THE WEEKEND EDITION
Before I start, I just wanted to thank you all for the amazing emails I received about your reactions to reading about the kids. There is a lot more I want to say about working with the underserved, but I’ll save that for my next message. This message is going to be about another side of Haiti, a side that highlights the country’s potential and the people that are coming to help push it towards realizing that potential.
Saturday we took a break from Port au Prince and headed north for the beach at Wahoo Beach Bay. 11 Americans, one driver and one guide in one minivan. Two car sick prone individuals, one speedy driver. When in Haiti…Actually the drive to the beach was as fun to me as being at the beach because our driver was fast and would squeeze through the narrowest openings at busy intersections. We passed through Port au Prince in a flash and quickly were able to drive through and see the tent cities on the outskirts of Port au Prince, the village markets, and lots of banana farms. I loved looking at all the “art” on the TapTaps (it reminds me of a NYT article from about a year back that discussed how rickshaws in India are being “pimped out”), seeing the live chickens just chilling on top of these baskets being carried on the heads of female vendors, and observing the people from the villages and rural communities.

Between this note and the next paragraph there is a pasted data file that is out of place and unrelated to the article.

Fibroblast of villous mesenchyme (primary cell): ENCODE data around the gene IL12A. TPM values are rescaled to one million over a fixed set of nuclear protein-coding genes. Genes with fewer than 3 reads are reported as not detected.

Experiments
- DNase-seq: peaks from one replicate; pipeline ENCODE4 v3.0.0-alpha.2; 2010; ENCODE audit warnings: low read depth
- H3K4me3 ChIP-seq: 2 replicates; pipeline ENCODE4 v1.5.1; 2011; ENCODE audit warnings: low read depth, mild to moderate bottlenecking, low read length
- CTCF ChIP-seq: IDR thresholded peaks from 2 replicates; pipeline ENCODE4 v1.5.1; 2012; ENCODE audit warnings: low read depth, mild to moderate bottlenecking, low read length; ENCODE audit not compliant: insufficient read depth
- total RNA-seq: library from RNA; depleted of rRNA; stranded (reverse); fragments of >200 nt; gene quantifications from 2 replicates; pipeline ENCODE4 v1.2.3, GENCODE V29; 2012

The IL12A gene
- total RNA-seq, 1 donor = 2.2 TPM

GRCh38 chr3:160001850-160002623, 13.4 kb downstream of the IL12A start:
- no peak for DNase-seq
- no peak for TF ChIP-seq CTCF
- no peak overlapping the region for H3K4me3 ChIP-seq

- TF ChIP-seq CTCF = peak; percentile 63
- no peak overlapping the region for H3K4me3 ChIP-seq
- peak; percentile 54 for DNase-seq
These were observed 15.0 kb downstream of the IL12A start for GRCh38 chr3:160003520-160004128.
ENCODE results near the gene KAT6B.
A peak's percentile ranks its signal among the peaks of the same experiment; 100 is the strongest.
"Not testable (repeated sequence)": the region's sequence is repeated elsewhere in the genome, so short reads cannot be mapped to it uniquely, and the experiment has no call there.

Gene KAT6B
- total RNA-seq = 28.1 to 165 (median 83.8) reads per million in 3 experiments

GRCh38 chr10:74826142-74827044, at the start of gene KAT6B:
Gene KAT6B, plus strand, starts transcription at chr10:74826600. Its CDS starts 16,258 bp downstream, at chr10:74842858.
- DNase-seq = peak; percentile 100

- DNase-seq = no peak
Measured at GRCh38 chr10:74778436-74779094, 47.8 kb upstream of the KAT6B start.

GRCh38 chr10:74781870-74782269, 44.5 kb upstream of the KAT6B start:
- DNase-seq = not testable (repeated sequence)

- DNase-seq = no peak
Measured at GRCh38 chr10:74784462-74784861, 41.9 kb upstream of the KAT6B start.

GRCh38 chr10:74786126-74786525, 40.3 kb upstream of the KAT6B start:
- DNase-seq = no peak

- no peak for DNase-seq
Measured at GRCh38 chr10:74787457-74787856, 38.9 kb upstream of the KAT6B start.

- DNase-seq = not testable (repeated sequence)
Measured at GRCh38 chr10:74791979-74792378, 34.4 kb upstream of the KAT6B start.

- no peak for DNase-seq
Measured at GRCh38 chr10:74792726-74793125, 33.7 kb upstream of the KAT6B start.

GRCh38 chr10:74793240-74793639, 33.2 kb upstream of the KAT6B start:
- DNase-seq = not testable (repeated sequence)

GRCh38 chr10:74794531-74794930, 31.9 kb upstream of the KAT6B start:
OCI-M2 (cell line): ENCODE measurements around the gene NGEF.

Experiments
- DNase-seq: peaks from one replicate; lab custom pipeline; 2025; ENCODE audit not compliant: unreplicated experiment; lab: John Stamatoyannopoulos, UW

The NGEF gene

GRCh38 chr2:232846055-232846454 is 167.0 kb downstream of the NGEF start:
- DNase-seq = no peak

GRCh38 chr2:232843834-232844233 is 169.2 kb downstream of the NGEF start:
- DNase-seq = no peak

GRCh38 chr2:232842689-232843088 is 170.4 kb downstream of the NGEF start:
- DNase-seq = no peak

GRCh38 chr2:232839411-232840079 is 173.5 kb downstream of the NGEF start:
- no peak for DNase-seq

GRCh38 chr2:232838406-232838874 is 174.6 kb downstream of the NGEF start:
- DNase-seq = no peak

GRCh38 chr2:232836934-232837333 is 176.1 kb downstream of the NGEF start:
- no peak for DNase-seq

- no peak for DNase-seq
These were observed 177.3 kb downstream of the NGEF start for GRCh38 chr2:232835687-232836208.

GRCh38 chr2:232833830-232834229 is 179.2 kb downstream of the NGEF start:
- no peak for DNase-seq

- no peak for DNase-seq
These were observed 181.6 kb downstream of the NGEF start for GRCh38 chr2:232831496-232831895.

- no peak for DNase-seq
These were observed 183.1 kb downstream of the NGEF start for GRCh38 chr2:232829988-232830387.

Halfway along the ~90 minute drive, we stopped at St. Christoph, a mass grave that is the burial spot for the 500,000+ lives that were lost in the earthquake of January 2010. I believe it was Andrew who made the interesting observation that had something like the earthquake here happened in the States, the scale of the memorial would have been so much greater. I didn’t really say anything because on the one hand it’s true. Our response to 9/11 in America was nothing short of inspirational and, although I haven’t seen it yet, I’ve heard the memorial at Ground Zero is amazing. As true as that is, I cannot help thinking about how slow and inefficiently we responded to the aftermath of Katrina in 2005.
Being in Haiti is exhausting because you feel contradictory emotions and there is constantly some stimulus. One minute we’re passing through the slums of Port au Prince in our air conditioned van, the next we’re at a mass grave for half a million people, then we’re cruising through some village markets and finally we’re at a beach resort. I mean, really? How do you process all of that? Is it terrible that I accept poverty as a reality and continue volunteering all the while shopping at JCrew and Nordstrom’s? I said I would hold out on the more sobering/depressing reflections until my last message. I’ll try to keep that promise.
Anyway, Wahoo Bay Beach was gorgeous! Actually, a needed break. I can’t even describe the scene.
After the beach we headed back to Port au Prince and hit a street market. I wish we had spent more time discovering Port au Prince. Really though, even with my limited exposure to Haiti outside of the guesthouse and St. Vincent’s, I never once felt uncomfortable or threatened in Haiti. Are people going to stare at you? Sure, but I’m looking at them as much as they are me. Are they going to try to sell me something? Duh, they think I have money and they are vendors, what else would you expect?! That’s no reason to stay within your comfort zone though.